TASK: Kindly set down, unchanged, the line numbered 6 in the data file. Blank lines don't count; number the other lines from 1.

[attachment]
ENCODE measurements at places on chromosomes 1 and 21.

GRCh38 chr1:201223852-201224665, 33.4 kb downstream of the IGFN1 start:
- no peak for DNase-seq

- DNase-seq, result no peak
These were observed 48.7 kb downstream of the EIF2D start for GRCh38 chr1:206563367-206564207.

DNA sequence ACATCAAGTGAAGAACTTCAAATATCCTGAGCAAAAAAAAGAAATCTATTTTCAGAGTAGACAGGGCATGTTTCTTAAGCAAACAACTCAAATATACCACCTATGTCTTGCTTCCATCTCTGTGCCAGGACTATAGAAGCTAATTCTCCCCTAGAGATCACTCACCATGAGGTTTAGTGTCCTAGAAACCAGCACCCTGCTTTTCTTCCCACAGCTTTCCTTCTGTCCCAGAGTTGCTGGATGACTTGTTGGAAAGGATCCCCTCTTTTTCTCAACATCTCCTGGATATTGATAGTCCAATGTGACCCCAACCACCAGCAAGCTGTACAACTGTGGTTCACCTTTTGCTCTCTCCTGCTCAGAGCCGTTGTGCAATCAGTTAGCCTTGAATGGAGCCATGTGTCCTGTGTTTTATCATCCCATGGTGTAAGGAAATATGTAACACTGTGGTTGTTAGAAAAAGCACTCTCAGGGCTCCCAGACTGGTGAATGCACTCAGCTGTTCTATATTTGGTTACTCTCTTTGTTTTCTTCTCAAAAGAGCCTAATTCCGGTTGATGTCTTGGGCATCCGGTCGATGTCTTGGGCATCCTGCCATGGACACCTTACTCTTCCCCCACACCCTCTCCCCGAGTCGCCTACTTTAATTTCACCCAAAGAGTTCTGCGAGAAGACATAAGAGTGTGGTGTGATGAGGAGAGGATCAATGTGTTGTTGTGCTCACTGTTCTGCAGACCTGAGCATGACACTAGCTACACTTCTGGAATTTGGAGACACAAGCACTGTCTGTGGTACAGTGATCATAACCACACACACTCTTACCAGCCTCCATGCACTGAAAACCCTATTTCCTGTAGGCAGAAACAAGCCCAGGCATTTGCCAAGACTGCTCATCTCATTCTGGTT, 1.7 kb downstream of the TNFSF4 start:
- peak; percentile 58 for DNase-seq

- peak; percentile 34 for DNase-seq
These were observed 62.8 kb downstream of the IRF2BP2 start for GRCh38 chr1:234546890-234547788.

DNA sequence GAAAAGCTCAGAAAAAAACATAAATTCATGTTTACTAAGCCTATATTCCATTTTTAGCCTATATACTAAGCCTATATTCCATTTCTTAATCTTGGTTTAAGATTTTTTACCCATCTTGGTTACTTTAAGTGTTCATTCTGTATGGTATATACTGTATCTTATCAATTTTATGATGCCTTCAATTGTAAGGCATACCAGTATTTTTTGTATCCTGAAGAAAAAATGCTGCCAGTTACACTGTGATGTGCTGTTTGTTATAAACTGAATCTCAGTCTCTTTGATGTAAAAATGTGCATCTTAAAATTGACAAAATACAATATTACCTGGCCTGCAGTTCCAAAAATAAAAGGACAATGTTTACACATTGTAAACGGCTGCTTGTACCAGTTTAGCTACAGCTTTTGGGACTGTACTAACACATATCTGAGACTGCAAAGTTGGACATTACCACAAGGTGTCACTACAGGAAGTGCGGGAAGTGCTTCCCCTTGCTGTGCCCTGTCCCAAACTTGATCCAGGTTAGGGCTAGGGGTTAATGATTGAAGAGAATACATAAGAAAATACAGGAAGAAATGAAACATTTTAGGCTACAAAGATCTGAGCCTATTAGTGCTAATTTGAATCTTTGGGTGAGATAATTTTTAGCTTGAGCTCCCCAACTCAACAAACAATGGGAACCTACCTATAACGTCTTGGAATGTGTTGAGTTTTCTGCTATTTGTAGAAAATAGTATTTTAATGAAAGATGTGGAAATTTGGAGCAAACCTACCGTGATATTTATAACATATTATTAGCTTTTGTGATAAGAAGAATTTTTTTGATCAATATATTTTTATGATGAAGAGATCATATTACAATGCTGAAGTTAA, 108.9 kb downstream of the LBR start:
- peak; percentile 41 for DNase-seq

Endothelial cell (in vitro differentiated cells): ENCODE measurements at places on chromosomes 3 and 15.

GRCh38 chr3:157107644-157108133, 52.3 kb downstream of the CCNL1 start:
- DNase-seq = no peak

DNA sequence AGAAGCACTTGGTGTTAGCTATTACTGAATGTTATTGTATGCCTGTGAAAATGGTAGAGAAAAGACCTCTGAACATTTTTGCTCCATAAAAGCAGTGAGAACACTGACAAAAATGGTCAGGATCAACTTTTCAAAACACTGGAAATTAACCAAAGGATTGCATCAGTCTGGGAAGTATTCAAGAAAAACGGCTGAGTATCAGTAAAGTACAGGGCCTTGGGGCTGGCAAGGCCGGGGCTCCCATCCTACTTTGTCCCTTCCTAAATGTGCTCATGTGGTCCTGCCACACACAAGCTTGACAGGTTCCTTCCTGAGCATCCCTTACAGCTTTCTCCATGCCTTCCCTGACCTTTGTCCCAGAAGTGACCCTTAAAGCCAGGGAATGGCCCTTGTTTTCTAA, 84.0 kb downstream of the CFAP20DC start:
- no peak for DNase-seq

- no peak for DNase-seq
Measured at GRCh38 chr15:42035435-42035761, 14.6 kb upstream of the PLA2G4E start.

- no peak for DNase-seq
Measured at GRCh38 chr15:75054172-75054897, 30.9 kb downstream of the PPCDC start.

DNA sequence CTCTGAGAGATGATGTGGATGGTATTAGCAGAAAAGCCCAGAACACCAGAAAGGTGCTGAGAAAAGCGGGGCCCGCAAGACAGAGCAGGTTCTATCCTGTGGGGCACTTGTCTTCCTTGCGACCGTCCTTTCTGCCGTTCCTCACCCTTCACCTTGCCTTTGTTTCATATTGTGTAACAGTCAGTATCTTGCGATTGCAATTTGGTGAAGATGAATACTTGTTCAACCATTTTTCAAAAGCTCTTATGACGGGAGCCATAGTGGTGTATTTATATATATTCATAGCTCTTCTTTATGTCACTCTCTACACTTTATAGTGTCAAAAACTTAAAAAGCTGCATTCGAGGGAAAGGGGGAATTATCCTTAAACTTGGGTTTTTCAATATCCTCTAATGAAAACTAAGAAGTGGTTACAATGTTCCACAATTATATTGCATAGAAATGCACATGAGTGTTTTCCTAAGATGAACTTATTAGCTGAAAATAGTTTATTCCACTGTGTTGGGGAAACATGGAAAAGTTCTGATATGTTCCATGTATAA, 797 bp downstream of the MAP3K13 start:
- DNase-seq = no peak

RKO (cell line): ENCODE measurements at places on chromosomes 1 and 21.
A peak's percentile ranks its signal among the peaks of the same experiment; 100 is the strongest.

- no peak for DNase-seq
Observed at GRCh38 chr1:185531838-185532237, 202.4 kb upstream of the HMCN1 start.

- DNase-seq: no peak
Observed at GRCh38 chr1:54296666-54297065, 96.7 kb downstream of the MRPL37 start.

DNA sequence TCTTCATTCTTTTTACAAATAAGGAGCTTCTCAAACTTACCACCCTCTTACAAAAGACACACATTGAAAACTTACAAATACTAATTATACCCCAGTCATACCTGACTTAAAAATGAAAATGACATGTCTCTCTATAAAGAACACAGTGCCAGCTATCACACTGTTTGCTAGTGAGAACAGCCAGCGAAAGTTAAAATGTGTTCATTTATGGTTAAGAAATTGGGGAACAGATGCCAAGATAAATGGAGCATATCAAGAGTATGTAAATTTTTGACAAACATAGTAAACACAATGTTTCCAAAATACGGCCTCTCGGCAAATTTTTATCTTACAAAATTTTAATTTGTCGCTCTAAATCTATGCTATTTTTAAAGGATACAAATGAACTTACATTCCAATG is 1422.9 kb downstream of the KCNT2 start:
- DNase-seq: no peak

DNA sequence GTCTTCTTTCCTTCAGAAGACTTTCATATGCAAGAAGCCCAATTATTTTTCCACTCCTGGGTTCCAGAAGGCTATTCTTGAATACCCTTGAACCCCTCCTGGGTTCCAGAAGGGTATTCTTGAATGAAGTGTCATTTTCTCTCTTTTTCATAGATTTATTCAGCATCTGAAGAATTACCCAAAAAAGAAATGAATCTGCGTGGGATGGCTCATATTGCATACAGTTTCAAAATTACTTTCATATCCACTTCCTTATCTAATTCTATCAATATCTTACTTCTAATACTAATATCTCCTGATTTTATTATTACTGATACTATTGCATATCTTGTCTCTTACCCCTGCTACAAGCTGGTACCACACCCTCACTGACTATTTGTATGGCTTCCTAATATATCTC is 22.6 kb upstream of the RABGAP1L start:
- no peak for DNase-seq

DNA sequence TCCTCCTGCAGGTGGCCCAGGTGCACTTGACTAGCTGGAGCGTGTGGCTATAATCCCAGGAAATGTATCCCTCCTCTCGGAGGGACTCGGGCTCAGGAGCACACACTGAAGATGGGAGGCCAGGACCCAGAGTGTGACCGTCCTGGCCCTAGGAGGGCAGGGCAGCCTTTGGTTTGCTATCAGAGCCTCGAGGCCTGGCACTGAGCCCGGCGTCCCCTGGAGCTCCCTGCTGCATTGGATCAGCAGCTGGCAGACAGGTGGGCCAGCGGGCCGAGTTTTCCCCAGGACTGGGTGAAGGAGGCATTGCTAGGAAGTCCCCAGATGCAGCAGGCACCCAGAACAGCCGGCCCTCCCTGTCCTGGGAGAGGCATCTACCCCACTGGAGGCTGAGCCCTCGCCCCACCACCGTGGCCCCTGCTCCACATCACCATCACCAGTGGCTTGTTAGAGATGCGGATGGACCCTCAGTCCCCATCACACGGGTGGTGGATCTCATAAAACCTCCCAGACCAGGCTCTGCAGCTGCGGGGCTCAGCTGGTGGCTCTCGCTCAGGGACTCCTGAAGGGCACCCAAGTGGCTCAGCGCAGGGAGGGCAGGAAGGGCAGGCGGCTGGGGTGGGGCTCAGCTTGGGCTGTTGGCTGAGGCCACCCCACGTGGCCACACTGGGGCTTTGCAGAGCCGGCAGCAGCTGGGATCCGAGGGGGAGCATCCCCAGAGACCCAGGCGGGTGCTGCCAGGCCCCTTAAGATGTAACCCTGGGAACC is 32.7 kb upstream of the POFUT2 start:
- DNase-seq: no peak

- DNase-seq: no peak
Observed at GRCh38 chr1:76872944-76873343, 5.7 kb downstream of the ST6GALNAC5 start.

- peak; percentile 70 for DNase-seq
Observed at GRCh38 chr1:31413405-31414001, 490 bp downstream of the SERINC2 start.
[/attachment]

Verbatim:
DNA sequence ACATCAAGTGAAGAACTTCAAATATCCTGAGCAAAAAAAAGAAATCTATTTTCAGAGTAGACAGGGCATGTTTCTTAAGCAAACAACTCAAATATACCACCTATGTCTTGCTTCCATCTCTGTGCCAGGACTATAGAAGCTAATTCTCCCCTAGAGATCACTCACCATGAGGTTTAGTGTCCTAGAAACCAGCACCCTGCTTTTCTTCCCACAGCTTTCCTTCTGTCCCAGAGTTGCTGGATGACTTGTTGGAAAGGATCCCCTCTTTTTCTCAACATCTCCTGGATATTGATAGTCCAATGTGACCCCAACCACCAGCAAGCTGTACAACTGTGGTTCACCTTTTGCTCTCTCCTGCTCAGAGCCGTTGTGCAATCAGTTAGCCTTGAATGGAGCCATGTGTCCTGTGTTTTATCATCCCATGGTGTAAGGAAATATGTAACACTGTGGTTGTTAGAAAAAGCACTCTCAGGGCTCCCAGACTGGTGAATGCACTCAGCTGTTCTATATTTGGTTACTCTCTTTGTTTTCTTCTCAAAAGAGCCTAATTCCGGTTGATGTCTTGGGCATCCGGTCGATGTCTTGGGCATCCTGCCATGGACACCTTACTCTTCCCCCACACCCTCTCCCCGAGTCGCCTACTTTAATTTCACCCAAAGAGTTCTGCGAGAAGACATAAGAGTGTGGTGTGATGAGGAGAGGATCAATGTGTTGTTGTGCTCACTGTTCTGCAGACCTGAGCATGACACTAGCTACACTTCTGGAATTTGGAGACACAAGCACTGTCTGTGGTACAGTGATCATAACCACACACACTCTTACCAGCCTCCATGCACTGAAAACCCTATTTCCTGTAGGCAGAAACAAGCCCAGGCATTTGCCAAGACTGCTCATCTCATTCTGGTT, 1.7 kb downstream of the TNFSF4 start: